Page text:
I am an Associate Professor of Management at Carlos III University in Madrid, Spain. I have a PhD degree from the Massachusetts Institute of Technology and my main research interest lies in understanding the economic costs and benefits of human resource (HR) practices.
In a context of increasing competitive pressure, organizations have become more aware of the need to design HR policies that improve their employees’ incentives. However, in this endeavor they are confronted with numerous questions about how employees should be rewarded (paid/promoted), how jobs should be designed, and how reward policies interact with job design. Answers are not simple because economic incentives can be very powerful, but can also generate large distortions. Moreover, incentive schemes have to take into account that organizations have structural features that may be hard to change.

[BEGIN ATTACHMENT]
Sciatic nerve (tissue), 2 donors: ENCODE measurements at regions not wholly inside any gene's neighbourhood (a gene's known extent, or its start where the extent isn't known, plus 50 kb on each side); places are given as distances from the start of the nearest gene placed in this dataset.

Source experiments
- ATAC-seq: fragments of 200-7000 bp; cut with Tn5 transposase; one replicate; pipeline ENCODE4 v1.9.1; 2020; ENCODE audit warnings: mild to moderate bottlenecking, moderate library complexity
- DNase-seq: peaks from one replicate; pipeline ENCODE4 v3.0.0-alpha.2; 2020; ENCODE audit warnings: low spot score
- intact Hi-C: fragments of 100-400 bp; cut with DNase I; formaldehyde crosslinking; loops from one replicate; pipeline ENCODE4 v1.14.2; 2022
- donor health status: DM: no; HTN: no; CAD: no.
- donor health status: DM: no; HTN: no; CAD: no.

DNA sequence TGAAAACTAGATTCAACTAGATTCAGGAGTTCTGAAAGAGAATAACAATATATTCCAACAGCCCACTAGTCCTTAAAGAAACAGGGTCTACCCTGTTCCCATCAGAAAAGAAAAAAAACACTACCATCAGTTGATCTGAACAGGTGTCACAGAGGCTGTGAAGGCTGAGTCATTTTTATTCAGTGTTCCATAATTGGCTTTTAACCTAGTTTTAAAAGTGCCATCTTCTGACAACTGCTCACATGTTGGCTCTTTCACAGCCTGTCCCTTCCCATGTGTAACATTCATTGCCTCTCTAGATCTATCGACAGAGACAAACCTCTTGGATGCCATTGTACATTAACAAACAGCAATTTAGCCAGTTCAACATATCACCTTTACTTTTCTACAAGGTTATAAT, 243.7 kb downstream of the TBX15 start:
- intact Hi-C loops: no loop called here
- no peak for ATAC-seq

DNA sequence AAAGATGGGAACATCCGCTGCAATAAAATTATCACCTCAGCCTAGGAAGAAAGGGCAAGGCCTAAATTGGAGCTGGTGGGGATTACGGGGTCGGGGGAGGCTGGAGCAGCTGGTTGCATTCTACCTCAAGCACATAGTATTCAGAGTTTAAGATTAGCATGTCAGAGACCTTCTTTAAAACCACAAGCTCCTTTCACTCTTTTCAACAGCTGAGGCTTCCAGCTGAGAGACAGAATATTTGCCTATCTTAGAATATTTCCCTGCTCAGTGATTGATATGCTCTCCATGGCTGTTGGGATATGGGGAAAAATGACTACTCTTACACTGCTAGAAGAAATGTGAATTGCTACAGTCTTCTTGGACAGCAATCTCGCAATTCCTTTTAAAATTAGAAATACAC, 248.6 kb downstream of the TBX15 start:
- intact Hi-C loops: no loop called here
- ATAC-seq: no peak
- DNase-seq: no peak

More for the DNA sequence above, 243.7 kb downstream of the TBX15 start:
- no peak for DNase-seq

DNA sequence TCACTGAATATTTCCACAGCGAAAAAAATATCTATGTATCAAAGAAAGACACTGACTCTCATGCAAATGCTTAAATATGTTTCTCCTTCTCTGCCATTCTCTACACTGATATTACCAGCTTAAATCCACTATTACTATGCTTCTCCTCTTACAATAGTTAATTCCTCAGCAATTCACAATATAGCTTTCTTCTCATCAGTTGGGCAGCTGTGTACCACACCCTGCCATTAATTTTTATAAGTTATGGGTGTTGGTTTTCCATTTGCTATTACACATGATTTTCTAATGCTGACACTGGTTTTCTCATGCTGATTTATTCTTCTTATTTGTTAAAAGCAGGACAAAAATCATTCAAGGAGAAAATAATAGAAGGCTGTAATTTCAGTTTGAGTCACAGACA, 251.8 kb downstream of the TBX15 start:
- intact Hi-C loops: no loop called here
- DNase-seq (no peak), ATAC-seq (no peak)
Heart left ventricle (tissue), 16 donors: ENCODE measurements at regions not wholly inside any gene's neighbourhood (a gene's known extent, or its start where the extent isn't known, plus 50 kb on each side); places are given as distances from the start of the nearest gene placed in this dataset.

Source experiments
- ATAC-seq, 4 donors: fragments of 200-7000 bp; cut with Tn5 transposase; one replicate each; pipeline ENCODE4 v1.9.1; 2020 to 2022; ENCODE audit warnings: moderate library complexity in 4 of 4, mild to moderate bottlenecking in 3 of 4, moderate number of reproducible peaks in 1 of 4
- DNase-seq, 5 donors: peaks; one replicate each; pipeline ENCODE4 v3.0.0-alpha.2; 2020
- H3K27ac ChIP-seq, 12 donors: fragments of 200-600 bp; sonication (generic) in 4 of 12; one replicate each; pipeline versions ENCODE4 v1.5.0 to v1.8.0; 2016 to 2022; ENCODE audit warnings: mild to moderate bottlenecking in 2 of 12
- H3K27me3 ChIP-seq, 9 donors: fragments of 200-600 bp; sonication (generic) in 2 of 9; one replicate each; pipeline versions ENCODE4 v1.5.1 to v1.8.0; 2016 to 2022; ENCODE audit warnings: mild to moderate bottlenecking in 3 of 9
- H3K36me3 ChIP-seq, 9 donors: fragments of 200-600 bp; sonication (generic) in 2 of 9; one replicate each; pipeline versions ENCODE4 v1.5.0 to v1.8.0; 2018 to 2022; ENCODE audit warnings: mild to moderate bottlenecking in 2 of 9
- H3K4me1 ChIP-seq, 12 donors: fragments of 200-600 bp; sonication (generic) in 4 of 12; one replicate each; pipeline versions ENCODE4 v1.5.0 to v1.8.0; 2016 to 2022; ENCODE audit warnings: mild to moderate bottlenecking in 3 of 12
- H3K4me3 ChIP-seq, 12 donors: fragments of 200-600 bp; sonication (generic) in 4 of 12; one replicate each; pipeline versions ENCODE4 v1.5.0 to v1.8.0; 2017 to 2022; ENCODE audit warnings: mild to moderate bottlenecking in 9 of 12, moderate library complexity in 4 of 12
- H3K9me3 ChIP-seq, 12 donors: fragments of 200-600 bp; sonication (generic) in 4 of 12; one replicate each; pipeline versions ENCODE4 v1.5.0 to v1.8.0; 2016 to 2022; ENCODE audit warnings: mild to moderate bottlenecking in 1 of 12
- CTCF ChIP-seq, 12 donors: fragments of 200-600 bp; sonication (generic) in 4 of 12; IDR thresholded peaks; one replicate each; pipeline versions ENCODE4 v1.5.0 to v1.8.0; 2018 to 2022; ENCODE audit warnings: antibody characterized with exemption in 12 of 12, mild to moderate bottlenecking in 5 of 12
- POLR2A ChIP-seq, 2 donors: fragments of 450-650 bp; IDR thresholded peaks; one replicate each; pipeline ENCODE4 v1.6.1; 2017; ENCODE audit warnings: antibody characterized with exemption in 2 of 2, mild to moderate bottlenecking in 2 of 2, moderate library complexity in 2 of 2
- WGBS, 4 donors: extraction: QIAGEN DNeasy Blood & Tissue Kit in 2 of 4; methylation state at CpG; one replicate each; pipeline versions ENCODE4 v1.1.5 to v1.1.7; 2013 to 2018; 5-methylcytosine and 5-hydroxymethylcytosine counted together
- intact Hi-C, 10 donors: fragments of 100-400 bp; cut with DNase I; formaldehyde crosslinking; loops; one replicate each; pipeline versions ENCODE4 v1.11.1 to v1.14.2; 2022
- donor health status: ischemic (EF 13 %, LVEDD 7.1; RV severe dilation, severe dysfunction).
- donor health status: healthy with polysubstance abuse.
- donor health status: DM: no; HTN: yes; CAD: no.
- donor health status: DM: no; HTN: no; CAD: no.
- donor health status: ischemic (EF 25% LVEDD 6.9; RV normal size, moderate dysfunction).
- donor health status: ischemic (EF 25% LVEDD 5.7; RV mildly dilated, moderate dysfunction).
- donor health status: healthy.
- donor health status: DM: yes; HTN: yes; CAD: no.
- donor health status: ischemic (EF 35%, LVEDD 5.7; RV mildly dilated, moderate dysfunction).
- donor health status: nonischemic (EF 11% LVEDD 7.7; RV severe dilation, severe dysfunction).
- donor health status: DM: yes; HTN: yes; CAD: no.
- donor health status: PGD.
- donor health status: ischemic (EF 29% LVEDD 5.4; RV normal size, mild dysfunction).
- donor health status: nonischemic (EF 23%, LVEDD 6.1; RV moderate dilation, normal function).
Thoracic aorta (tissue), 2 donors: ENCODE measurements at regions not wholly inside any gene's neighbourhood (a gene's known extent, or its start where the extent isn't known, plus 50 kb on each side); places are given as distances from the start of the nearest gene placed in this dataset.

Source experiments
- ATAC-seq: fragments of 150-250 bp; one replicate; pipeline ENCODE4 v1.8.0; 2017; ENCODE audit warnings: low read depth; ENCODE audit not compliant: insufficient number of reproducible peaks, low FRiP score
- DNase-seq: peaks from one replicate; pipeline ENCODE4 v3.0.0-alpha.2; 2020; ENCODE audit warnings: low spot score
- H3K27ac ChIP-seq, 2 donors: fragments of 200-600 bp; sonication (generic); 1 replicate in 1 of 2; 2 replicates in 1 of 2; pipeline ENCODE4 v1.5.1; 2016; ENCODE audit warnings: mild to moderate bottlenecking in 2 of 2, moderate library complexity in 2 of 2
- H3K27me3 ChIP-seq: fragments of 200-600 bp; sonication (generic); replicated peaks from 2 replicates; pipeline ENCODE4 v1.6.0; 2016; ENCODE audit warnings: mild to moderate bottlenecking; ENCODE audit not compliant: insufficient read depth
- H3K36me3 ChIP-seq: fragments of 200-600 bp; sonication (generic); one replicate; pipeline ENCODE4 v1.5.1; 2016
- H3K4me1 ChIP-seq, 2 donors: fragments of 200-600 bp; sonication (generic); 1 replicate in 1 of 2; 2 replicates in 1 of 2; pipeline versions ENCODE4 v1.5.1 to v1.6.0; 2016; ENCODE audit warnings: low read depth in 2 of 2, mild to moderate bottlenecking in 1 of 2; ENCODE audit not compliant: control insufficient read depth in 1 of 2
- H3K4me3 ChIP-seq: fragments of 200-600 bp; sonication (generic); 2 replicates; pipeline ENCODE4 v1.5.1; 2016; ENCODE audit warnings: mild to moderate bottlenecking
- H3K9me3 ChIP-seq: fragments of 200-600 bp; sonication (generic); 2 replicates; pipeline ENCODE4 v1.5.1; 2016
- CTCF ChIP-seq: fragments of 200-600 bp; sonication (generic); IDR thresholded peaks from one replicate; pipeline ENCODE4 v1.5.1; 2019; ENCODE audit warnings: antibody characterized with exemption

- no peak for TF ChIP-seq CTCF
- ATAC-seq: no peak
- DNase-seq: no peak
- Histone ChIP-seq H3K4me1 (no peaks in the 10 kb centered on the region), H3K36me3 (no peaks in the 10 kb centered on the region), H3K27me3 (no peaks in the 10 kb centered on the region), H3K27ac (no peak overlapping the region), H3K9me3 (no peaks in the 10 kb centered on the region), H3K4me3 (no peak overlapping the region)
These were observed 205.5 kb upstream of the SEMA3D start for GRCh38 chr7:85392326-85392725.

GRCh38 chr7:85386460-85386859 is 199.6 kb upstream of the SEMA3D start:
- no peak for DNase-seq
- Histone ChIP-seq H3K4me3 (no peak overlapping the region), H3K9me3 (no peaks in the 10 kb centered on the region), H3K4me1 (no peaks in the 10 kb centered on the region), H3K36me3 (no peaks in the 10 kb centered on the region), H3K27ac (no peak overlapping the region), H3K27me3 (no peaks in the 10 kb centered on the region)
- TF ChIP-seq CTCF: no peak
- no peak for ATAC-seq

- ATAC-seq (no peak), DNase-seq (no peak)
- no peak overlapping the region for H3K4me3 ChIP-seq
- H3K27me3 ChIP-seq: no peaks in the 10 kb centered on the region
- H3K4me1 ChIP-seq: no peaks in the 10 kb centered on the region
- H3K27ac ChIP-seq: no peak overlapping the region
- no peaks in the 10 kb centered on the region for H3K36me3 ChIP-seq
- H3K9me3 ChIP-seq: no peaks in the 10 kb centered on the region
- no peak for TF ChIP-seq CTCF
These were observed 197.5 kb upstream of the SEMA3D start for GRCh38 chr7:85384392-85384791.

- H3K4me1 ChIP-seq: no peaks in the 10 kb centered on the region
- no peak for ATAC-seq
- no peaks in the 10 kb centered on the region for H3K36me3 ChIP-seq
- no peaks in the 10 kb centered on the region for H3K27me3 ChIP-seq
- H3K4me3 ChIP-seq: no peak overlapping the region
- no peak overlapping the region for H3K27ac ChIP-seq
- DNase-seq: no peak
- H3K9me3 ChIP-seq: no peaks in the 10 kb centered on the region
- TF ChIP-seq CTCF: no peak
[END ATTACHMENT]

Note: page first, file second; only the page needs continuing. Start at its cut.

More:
The developments in information technology and the great amount of detailed employee data that organizations can nowadays have imply that firms have a wider array of options to design their HR policies, which makes these questions more pressing. Greater benefits may be obtained thanks to better data, but greater distortions may also be caused.
My research is interested in analyzing such costs and benefits and testing their empirical relevance, thus helping us improve our understanding of how HR practices should be designed. My research also intends to provide empirical evidence about the relevance of alternative theories as tools to analyze HR practices.